The little people come into the story as King Brian hears of the bad news about Darby and respecting the wily Darby lures him to the little people's kingdom to live out his life. Darby is not too thrilled about it though, which creates the hijinks of the film as he captures King Brian and asks for and is granted three wishes. Now what will those wishes be?

    To be fair, the story is not that much to write home about, and contains enough stereotypes to make it recognisably Irish, but that is hardly the point here. This is not a scintillating intellectual diversion nor was it ever intended to be. What it is and what is always was supposed to be was eighty-odd minutes of good old family entertainment with just a sprinkling of magic. In that regard, the film still works. Just as the story was never meant to be anything profound, you will find little in the way of profundity in the acting either. Like so many a Disney film, what was expected was something solid and that is what the cast really provide - good solid performances. Early in his career, Sean Connery was hardly ever accused of being an actor and what we have here is one of those amiable performances that succeed more because of his good nature rather than his acting chops. Who cares? Albert Sharpe and Jimmy O'Dea do grand jobs as the two adversaries, nothing special but certainly solid. The tragic Janet Munro (last seen of course in the Swiss Family Robinson) again was very solid and certainly hints at what her future may have been had she not died so young.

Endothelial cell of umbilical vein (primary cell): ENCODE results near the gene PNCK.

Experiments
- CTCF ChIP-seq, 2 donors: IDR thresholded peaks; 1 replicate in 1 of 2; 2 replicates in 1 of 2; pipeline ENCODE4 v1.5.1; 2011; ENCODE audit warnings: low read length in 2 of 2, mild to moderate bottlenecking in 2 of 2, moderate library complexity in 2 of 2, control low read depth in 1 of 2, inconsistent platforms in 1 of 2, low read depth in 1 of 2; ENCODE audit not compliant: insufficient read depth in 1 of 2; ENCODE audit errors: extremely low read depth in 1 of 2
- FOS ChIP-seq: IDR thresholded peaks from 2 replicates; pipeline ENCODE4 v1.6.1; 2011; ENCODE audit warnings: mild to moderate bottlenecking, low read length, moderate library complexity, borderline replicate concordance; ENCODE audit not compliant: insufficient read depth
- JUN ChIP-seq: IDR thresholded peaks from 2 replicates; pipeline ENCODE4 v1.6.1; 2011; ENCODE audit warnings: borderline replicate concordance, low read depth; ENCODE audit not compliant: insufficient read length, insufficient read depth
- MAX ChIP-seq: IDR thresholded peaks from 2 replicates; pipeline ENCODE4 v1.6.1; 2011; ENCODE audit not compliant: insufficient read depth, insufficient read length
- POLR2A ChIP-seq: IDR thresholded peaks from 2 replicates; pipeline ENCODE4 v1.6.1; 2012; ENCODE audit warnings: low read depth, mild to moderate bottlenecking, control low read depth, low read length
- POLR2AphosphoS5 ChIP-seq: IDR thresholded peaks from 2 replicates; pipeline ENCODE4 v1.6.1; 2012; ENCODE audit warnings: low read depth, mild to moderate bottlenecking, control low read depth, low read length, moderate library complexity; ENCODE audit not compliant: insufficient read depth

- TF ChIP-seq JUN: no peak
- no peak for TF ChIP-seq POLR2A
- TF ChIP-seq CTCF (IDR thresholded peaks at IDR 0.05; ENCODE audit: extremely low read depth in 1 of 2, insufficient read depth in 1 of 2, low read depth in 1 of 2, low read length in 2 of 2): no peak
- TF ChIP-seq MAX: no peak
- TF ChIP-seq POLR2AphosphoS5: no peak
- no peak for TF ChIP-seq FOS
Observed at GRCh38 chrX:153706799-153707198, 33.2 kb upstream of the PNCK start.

Any film involving the little people, however, is going to live and die by the quality of the effects work used to bring the little people to life. Whilst there are certainly places where the quality of the effects work leaves something to be desired, it also must be said that there are times when the primitiveness of the work is not at all disgraced. Indeed, for much of the time the integration of the little people and the normal people is handled very well indeed and you hardly ever sit there scoffing at what is being seen on-screen.

    Somehow, the film comes across exactly as it should: a tale full of blarney being told at the local pub over a few not-so-quiet ales. Take it all with a pinch of salt but enjoy the blarney anyway. I might not be familiar with the film, which after all was produced in the year of my birth, but I found it an enjoyable tale that does not tax the brain too much and fills in a quiet Sunday afternoon with ease. As such, it is well worth investigating. A pity therefore that the transfers leave something to be desired.